Commercial queen bee producers are the cornerstone of the bee industry. These producers sell thousands of queens to large scale migratory beekeepers as well as to small scale beekeepers. The breeding stock used by commercial queen producers influences the quality of honey bees across the country, as they provide stock for beekeepers that supply honey bees to pollinate high-value crops and produce honey and queens, as well as supporting smaller, local markets.
Commercial beekeepers rely on certain types of bee to contribute to the success of their businesses, both economically and genetically.
Our insemination project will focus on the Carnica subspecies of bee that is proven to be cold weather acclimated, gentle, productive, tolerant of pests and diseases, and is highly sought after by both producers and their customer base. This project is designed to address the substantial demand for this type of bee. There is currently a great lack of availability to consistent and sustainable Carniolan breeding stock. The project goal is to establish, maintain, and control a viable breeding population on a commercial scale. Producing healthy Carniolan breeding stock for the commercial producer and their customers will enable increased profits and significantly contribute to the overall diversity of our national honey bee population.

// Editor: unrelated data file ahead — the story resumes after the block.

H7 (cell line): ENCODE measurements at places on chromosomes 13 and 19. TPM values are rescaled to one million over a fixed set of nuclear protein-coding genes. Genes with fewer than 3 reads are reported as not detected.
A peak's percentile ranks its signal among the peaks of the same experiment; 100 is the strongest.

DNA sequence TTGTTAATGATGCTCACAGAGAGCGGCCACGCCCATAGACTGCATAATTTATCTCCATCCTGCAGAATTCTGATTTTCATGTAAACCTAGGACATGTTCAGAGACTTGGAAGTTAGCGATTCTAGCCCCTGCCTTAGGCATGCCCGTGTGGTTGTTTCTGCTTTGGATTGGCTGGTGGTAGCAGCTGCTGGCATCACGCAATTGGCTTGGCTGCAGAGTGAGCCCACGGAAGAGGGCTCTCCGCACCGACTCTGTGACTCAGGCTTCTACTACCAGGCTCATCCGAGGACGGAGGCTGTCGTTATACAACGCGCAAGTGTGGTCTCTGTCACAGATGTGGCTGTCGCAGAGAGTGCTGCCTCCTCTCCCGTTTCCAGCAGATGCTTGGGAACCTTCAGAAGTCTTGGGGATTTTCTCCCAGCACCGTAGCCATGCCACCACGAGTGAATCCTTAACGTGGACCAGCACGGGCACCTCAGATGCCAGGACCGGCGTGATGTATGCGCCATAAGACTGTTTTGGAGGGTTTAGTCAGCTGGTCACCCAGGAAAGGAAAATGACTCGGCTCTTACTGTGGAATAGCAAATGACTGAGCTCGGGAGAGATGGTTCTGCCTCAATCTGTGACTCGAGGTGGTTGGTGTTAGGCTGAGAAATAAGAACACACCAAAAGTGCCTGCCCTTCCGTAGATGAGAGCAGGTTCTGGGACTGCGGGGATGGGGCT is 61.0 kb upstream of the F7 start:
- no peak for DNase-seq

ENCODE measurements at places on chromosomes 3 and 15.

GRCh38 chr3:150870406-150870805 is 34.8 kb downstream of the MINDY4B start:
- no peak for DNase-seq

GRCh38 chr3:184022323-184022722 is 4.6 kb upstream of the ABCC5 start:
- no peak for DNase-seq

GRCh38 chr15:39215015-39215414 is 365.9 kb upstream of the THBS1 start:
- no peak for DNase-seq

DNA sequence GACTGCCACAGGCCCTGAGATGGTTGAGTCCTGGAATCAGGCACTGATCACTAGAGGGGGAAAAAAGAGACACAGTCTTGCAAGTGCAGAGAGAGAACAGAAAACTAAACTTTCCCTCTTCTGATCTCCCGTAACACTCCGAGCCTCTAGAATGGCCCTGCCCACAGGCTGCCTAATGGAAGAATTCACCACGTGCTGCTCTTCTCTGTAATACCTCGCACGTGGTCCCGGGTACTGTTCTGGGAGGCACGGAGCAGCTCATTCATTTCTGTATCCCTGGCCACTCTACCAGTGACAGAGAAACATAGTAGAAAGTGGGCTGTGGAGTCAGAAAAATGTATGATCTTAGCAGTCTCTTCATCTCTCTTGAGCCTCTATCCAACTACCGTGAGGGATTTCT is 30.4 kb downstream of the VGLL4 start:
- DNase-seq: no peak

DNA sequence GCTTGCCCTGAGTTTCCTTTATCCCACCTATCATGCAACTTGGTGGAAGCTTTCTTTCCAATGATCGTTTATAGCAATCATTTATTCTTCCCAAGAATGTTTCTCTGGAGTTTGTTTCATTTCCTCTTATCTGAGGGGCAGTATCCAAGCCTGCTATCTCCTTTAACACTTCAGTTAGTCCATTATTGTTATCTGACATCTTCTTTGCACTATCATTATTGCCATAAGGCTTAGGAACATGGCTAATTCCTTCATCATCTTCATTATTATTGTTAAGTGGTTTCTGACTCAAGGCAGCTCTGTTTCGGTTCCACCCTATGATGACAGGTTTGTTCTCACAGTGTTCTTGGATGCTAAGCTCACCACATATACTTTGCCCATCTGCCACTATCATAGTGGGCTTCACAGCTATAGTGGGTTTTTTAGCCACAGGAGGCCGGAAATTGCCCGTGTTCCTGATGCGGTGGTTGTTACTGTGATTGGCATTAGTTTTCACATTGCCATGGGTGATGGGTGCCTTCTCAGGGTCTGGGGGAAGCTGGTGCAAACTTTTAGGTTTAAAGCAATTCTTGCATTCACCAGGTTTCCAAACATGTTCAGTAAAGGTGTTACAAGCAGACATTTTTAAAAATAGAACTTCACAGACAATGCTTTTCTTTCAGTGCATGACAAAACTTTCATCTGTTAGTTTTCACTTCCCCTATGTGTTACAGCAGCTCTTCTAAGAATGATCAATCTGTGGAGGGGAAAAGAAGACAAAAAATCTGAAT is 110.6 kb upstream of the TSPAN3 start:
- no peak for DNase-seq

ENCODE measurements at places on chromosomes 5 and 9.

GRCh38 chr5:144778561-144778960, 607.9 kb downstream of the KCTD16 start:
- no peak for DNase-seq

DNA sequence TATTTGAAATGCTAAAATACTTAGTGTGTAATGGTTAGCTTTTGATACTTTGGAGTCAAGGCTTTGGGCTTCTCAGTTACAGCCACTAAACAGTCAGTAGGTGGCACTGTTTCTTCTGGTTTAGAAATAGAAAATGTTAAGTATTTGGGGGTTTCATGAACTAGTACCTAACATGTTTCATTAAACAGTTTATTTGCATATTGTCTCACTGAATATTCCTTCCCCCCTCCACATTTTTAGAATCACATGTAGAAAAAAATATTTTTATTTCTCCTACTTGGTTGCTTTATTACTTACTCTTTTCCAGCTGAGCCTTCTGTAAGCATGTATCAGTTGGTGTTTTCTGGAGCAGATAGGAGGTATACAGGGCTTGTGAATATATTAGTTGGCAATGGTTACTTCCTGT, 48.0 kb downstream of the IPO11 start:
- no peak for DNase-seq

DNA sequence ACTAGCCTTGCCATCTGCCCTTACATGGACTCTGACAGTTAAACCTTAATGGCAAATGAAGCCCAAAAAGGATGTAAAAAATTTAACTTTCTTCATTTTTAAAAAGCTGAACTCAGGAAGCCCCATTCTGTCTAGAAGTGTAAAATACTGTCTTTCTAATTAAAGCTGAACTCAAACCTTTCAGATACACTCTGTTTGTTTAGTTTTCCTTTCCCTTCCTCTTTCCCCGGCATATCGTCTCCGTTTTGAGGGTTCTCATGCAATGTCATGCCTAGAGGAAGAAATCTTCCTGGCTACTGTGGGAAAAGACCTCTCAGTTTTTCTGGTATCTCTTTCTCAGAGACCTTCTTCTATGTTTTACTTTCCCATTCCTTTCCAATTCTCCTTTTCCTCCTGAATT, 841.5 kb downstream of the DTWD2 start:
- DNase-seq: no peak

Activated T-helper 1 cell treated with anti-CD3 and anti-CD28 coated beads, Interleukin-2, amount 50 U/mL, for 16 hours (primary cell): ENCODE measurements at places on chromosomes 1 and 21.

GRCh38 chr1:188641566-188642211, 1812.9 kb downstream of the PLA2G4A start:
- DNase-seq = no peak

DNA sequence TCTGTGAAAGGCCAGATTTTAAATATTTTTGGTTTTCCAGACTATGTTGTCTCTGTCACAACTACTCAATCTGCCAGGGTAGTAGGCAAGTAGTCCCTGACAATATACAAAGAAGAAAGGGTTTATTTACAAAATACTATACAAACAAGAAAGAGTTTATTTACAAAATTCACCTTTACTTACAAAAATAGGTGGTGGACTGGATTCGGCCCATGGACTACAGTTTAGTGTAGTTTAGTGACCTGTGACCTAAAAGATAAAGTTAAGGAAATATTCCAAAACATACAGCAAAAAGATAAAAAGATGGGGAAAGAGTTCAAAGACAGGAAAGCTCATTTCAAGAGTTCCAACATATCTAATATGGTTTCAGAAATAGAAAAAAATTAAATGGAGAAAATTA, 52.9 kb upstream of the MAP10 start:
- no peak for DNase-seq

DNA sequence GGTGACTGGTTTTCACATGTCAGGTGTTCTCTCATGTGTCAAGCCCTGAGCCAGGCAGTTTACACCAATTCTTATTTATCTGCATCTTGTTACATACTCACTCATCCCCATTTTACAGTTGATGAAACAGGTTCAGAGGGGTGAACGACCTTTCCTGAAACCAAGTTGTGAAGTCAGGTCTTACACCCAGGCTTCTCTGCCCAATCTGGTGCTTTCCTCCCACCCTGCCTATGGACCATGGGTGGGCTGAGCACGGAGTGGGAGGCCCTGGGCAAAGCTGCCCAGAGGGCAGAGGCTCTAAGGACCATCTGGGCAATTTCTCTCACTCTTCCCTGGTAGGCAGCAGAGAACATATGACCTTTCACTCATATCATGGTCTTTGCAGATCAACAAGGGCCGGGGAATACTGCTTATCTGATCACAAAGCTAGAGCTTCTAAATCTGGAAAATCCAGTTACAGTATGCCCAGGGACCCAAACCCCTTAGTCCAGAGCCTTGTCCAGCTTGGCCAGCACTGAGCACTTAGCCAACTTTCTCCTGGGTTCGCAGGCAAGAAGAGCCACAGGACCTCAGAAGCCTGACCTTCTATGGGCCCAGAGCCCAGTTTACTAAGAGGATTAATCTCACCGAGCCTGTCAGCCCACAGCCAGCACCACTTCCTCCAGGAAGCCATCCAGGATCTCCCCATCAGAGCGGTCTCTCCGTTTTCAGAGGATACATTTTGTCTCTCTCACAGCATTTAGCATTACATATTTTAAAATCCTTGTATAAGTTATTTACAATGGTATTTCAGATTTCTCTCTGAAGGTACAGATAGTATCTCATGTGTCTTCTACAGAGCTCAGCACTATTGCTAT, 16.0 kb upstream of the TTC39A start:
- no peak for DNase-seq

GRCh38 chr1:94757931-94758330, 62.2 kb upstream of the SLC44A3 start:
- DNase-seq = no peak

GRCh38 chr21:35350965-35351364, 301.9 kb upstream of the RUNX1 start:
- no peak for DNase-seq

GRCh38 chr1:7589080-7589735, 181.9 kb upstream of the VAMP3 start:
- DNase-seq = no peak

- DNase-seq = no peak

Project objectives from proposal:
- Establish a viable, limited market scale breeding population of insemination controlled Carniolan honey bees. (100 hives to start program, with at least an additional viable 50 Instrumentally Inseminated queens in first year)
- Select for desirable traits from this population, using the following quality metrics: pest level measurements (Varroa destructor), performance evaluation, disease prevalence, temperament, and the unique grey-black color of bees. Utilize selected population as potential breeding stock.
- Provide availability of the best stock by target marketing other commercial queen bee producers.
- Share findings and breeding selection protocols throughout the honey bee industry at conferences and other national meeting forums.